Whether you're remodeling your home or just want an additional entry, we'll show you the easiest way to frame for a new exterior door.

home exterior
Jeff Herr

If you're looking to add a new exterior door to your home, whether it's a pair of French doors that swing out onto your patio or a Dutch door that brings cottage charm to your front entry, you've come to the right place. We'll walk you through the entire process of framing for an exterior door, including cutting through drywall, assembling new studs, and building a new door frame. Expect to spend a full day or two on this home renovation project. You'll likely need a helper to assist and you should be comfortable removing wall materials, cutting lumber, and building wall framing.

  • Start to finish 2 days
  • Difficulty Hard
  • Involves Framing, Power Tools, Carpentry Skills

What you need


How to do it

Part 1

examine the situation
Step 1

Determine Door Location

Once you've determined the location for a new entry door, check for obstacles in the wall. Often a quick look from the basement or crawlspace will tell you what's hidden inside the wall above. But expect the unexpected when cutting into a wall and work carefully to avoid damaging utility lines.

Water pipes or electrical cables can often be moved without a great deal of difficulty, but check with a plumber or electrician first. Drainpipes and heating or air-conditioning ducts are difficult to move; if one is in the way, you may have to relocate the doorway.

Before framing for a new door, you should also determine what sort of stairway you will need outside. By looking at an existing door's bottom in relation to the house's siding, you can tell how high the stairway will need to be. Consult the door manufacturer's instructions for the correct width and height of the rough opening you will frame. The method shown here minimizes drywall work.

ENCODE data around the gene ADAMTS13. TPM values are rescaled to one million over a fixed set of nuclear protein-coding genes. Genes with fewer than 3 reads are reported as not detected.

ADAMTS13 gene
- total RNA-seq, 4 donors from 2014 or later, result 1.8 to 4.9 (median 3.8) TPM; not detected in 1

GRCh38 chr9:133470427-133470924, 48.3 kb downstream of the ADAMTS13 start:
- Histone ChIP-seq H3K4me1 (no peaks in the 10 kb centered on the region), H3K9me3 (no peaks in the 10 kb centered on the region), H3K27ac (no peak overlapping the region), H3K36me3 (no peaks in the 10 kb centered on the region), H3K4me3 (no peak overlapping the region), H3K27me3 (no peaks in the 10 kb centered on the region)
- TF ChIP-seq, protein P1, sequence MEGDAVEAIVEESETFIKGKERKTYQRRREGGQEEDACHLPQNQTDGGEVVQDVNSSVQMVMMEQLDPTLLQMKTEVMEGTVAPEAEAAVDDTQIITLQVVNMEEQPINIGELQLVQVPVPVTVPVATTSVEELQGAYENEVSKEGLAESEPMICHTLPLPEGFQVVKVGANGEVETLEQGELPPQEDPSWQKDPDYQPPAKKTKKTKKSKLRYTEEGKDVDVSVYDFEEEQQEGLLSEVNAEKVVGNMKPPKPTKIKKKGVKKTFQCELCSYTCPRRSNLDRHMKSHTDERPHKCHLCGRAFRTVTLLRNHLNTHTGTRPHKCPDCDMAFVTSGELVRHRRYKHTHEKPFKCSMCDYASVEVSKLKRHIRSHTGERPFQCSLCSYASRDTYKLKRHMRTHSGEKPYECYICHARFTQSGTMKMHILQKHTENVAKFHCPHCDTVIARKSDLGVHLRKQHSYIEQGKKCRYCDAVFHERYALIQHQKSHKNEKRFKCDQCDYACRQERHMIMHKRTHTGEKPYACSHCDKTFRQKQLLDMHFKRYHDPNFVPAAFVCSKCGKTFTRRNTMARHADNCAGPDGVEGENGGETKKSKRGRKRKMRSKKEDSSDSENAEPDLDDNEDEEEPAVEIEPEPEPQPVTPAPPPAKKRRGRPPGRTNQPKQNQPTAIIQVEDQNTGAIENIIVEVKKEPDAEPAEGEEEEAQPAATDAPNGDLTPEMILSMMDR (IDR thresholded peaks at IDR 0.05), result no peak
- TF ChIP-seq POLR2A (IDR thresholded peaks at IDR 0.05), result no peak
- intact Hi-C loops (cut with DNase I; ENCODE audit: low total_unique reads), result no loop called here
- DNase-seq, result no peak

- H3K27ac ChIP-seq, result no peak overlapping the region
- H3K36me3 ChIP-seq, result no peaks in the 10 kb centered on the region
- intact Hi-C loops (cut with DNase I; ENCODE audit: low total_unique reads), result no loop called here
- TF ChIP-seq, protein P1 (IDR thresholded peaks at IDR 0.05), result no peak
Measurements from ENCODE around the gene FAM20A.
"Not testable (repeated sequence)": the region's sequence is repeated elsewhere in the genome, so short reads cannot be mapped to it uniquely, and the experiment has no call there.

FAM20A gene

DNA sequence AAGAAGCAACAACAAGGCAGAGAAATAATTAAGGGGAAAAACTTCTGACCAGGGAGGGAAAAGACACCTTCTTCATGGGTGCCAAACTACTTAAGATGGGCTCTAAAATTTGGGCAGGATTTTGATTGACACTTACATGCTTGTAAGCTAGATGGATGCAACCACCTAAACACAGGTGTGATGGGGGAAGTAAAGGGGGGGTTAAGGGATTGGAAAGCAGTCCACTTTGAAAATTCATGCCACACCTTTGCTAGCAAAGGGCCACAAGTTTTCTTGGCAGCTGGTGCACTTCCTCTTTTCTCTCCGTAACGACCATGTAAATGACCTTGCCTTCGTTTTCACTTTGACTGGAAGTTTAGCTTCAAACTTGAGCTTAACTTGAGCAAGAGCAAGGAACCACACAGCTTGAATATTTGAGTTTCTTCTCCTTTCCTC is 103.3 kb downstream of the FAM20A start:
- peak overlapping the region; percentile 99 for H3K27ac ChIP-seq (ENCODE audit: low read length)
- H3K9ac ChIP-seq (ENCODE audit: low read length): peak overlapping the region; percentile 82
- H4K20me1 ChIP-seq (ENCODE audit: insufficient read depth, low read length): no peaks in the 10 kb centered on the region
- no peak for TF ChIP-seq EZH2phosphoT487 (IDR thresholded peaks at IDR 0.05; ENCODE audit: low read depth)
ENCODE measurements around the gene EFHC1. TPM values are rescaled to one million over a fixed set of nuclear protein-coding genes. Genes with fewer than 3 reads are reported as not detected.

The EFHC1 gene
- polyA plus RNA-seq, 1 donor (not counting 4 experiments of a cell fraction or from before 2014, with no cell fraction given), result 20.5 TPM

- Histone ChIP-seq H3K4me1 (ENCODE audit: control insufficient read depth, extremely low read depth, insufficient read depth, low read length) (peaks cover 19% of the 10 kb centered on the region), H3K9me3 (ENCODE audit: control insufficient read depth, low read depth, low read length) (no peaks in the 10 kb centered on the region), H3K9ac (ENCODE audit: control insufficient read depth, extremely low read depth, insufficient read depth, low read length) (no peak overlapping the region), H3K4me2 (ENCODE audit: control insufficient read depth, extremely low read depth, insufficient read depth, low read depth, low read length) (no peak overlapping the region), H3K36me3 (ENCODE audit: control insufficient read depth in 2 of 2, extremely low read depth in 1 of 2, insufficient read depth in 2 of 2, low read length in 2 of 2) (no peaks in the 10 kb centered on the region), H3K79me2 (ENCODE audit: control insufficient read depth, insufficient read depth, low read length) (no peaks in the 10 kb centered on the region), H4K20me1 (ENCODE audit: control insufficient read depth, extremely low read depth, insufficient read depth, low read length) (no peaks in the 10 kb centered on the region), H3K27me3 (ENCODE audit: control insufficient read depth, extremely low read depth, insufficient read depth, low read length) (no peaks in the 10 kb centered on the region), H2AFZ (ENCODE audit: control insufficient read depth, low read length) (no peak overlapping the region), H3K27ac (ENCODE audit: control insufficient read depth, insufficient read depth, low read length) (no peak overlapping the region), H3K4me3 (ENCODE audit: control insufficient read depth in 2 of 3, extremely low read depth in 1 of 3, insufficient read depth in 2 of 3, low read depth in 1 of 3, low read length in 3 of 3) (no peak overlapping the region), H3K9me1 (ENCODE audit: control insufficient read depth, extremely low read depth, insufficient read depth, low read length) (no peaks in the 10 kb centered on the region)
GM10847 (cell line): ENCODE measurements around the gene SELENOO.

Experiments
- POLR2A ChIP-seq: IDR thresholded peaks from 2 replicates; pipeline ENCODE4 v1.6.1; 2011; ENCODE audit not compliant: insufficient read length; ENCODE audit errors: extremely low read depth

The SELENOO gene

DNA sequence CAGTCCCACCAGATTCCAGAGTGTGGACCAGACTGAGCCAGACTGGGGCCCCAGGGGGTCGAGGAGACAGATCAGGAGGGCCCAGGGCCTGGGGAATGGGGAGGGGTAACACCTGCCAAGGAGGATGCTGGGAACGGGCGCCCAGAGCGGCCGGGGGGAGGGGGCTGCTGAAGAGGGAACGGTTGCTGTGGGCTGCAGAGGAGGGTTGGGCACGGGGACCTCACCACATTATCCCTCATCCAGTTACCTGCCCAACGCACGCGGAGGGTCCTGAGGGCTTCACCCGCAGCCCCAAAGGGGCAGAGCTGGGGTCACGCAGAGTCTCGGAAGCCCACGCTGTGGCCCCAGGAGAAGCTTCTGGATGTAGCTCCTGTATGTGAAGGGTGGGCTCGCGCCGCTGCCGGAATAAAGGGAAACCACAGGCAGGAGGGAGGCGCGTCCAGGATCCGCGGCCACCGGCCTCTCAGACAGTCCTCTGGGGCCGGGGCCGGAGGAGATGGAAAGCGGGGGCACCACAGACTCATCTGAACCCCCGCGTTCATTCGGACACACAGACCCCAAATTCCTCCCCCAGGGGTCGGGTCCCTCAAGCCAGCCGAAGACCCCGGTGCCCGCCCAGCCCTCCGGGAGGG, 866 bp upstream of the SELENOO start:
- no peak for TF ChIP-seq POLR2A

plan the opening
Step 2

Plan the Opening

Use a stud finder to determine the locations of your studs and plan the opening. Use a level to draw lines for the final rough opening and check for square, plumb, and level. Draw lines 1-1/2 inches outside these from floor to ceiling. Cut out and remove the drywall.

Editor's Tip: When picking lumber sizes, consider the door size. A 2x6 header is strong enough for a 3-foot-wide door opening. If you are cutting a larger opening (as for a patio door), install temporary supports and use larger lumber. You might choose to use an existing wall stud as a king stud, in which case you can cut the opening 1-1/2 inches inside that stud and slip a jack stud into the wall. After framing the opening the bottom plate will be cut and removed.

cut through
Step 3

Cut Through Studs

Use a circular saw, then a reciprocating saw, to cut through each exposed stud in two places. If you are confident of your measuring and cutting skills, you can cut the bottom of these studs to serve as the bottom of the cripples, but they must be cut straight and square.

Editor's Tip
construction illustration
Editor's Tip

Most homes have platform framing, with studs that span between a bottom and top plate. Some older homes have balloon framing, in which the studs travel up through the floor and the ceiling, with no plates. If you have balloon framing, you will need to cut the studs to the height of the floor joists (that is, the bottom of the subflooring). Also cut and install short cripple studs for each side and cut a piece of subflooring to fit.

pry and mark
Step 4